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There might actually have been a universe called "Bienestan" and it may have existed for as long as Guillermo Klein. The rich sonic topography of this undiscovered place is just emerging. It is a place of oceans of sound, with energetic waves that make their rhythmic way to lap upon a shore that glistens with all manner of richly harmonized melodies. The very air on this universe is thick with reports of complex rhythms bounced across many interstellar regions from the Africa of earthly consciousness. These rhythms are gloriously intertwined with Latin ones that once swept ashore on the hot and golden Iberian coastline, many historic ages ago and were refined by velvet gentlemen as far removed as Madrid and Andalusia was from Paris and Milan. The operatic sweep of these rhythms somehow made it into the majesterium that is presided by Klein, with his sponge-like sensibility. The existence of Bienestan is as fortuitous as all of the music that comes from its presiding grace, Klein himself. Bienestan, the album, has been happily finished somewhere on earth, with the unbridled genius of pianist Aaron Goldberg and a cohort of other fine musicians.
This is a brooding, dense album, which is the reason why it is so unique and enjoyable, unlike many albums where the density of constantly changing rhythmic enchantment mingles with even denser harmonies. It is not hard to wrap the mind around these harmonies, but it certainly is amazing to note that these have been created by just two keyboards, an occasional saxophonist or two and a percussion colorist as wise beyond his years as Eric Harland. This is evident as much on the stunning recasting of Charlie Parker's "Moose The Mooche" as it is on the dark beauty of the magical and mysterious "Manhã de Carnaval." Of course Klein's arrangements are superb and mostly the reason why this album is destined to become a classic. Klein appears not only to have sensibility where a myriad of labyrinthine harmonies converge, but he and Goldberg seem to have found a way to navigate their way through the lush hinterland of such exquisite songs as "Burrito," "Human Feel" and of course the sublime "Implacable" and the languorous beauty of "Airport Fugue." And if further reassurance of the musicians' ability to negotiate Klein's enigmatic modulation of the "three" and "four" rhythmic sequences is really required, there is always the two versions of "Manhã de Carnaval." Finally there are the moving colors that the sextet uses to interpret "Yellow Roses," which is wonderful because they so embellish the title's monochromaticism.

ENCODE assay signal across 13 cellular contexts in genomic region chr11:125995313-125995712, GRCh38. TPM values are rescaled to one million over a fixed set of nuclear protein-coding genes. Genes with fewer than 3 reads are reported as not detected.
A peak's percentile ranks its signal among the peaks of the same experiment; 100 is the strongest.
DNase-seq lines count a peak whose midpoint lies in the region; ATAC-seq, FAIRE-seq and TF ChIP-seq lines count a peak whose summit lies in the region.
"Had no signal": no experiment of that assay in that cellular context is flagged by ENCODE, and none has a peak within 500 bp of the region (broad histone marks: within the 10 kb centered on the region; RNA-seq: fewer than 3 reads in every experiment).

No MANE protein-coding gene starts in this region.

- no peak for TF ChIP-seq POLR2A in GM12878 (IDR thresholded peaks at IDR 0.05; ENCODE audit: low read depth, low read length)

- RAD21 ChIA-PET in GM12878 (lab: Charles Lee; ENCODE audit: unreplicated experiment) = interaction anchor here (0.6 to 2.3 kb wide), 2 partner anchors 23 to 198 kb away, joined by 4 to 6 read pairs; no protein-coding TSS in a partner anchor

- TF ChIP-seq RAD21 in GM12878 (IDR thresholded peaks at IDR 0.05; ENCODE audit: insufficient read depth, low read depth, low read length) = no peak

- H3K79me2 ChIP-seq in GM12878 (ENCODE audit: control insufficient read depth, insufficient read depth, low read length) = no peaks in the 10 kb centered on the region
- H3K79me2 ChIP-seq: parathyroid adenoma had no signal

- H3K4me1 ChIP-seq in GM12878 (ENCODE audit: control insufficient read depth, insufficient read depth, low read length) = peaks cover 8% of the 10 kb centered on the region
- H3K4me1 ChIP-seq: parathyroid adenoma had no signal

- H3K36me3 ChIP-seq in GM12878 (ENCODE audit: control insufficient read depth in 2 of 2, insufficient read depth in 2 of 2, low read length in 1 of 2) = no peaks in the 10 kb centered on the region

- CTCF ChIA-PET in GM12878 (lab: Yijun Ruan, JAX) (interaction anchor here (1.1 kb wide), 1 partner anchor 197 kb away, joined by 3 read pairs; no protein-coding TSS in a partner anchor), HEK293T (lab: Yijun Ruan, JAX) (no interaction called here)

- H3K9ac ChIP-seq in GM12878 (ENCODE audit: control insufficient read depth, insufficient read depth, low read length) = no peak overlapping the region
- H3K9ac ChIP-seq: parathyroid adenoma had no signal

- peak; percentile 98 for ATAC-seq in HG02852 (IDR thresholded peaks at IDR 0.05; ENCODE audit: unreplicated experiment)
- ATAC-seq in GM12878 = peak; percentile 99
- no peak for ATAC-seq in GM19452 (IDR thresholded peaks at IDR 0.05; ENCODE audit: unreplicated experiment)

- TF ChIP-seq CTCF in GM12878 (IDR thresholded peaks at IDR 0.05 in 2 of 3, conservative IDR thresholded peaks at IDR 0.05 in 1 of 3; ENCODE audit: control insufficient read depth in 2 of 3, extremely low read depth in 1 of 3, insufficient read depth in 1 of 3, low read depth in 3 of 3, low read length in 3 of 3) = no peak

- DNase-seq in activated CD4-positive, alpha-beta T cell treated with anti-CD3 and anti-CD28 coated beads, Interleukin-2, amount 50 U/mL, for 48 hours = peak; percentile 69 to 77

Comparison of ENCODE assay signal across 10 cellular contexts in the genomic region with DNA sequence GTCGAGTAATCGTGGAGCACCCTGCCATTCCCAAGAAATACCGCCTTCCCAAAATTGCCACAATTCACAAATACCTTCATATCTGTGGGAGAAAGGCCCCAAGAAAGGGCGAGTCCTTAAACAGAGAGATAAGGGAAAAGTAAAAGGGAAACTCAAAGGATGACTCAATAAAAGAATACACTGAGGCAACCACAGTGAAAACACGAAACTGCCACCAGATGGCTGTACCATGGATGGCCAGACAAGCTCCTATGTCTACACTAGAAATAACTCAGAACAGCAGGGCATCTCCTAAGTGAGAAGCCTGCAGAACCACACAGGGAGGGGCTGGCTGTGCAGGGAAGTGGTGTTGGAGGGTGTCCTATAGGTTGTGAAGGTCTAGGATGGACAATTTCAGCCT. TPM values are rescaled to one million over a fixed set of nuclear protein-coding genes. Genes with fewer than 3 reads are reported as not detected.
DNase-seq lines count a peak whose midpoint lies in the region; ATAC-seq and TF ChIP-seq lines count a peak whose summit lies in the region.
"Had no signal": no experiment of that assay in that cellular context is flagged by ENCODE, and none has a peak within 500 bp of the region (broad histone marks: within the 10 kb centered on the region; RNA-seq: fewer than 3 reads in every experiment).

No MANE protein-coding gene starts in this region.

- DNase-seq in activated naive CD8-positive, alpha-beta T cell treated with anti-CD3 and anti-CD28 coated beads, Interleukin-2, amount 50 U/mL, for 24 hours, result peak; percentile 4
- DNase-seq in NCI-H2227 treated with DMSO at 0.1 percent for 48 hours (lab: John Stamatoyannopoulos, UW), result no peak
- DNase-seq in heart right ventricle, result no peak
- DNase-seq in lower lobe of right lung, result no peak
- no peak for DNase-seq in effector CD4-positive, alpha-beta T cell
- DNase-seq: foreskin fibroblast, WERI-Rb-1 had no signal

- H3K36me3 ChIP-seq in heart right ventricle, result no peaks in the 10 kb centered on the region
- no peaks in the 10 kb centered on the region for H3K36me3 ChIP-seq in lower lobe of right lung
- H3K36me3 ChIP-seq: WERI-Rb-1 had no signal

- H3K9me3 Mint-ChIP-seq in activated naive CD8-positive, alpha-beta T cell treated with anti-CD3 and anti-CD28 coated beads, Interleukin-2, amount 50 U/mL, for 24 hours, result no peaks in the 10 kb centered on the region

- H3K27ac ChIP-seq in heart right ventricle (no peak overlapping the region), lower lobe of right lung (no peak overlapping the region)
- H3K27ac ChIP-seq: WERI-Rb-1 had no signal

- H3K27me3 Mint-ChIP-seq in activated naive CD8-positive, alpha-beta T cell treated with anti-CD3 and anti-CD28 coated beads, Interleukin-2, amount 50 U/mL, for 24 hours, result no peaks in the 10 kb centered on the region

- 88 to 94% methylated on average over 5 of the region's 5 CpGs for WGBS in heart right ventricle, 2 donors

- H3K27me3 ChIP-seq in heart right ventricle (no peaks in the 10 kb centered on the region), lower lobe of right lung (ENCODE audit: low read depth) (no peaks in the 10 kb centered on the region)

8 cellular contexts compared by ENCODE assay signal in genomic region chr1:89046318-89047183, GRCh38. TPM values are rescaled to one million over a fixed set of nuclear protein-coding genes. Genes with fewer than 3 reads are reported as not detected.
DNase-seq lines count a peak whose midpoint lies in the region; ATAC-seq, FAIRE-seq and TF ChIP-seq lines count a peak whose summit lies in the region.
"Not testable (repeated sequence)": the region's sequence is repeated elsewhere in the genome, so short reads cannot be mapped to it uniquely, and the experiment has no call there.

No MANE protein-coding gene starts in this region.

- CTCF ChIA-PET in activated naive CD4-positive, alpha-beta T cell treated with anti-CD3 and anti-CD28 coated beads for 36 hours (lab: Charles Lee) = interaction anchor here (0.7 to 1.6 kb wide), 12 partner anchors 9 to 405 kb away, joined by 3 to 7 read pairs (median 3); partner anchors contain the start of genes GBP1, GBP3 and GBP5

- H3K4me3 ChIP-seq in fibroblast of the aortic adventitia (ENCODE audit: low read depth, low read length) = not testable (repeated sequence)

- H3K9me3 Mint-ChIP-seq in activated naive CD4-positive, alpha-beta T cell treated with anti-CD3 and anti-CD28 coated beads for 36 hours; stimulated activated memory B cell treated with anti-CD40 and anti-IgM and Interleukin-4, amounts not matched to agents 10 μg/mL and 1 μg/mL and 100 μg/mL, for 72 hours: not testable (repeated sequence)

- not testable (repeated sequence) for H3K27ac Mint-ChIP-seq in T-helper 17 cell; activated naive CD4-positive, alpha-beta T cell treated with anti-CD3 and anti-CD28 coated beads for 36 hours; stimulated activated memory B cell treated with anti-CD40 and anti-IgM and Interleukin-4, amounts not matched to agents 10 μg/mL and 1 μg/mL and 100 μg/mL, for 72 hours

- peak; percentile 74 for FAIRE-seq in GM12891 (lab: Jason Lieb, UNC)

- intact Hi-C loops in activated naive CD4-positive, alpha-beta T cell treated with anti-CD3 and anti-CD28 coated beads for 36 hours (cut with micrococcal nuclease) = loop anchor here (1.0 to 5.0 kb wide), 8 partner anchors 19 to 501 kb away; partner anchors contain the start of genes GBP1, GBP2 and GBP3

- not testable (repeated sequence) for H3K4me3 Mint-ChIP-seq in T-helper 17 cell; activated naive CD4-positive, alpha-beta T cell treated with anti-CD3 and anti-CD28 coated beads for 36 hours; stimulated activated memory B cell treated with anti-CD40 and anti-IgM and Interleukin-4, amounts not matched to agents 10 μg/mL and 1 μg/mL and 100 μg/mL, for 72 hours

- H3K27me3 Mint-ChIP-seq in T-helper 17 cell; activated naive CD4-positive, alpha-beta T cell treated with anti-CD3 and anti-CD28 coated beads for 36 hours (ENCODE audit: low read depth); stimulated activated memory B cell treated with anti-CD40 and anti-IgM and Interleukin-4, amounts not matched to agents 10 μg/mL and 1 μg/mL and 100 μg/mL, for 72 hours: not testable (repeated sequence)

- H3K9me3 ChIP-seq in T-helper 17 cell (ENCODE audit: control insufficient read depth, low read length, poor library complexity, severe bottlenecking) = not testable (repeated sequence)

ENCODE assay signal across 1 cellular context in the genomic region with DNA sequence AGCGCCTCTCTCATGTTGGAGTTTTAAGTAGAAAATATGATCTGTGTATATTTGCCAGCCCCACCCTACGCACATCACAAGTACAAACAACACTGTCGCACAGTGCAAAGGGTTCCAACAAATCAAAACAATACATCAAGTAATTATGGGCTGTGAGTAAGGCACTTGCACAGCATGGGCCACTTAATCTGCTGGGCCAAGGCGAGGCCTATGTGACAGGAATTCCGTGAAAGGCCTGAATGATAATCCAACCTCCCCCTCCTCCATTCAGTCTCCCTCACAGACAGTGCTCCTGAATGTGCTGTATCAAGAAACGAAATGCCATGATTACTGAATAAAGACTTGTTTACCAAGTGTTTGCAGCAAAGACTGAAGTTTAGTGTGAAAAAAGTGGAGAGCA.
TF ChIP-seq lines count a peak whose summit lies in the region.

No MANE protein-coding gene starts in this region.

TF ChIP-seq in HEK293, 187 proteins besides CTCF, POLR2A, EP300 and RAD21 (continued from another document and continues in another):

This is an impressive album, not least because it is fired up by the alternate brilliance of Aaron Goldberg, who has interpreted Klein's music on Bienestan with utter genius, indeed.
Track Listing: All The Things You Are; Implacable; Moose The Mooche; Burrito; Human Feel; Anita; Blues for Alice; Manhã de Carnaval (Black Orpheus); Airport Fugue; Manhã de Carnaval (Orfeo Negro); Yellow Roses; Impresion de Bienstar; Amtrak/All The Things You Are.
Personnel: Aaron Goldberg: piano; Guillermo Klein: Fender Rhodes; Matt Penman: acoustic bass; Eric Harland: drums; Miguel Zenon: alto saxophone (3, 5-7, 11); Chris Cheek: tenor saxophone (5, 6), soprano saxophone (11).
I love jazz because anything is possible; it has few rules and the best jazz breaks those ones. I prefer free improv because it doesn't really have any rules at all.
I was first exposed to jazz in my teens (in the late sixties).
The first jazz record I bought was Filles de Kilimanjaro by Miles Davis, shortly followed by Extrapolation by John McLaughlin.
My advice to new listeners is to listen as widely as possible and not to make snap judgments--stick with it.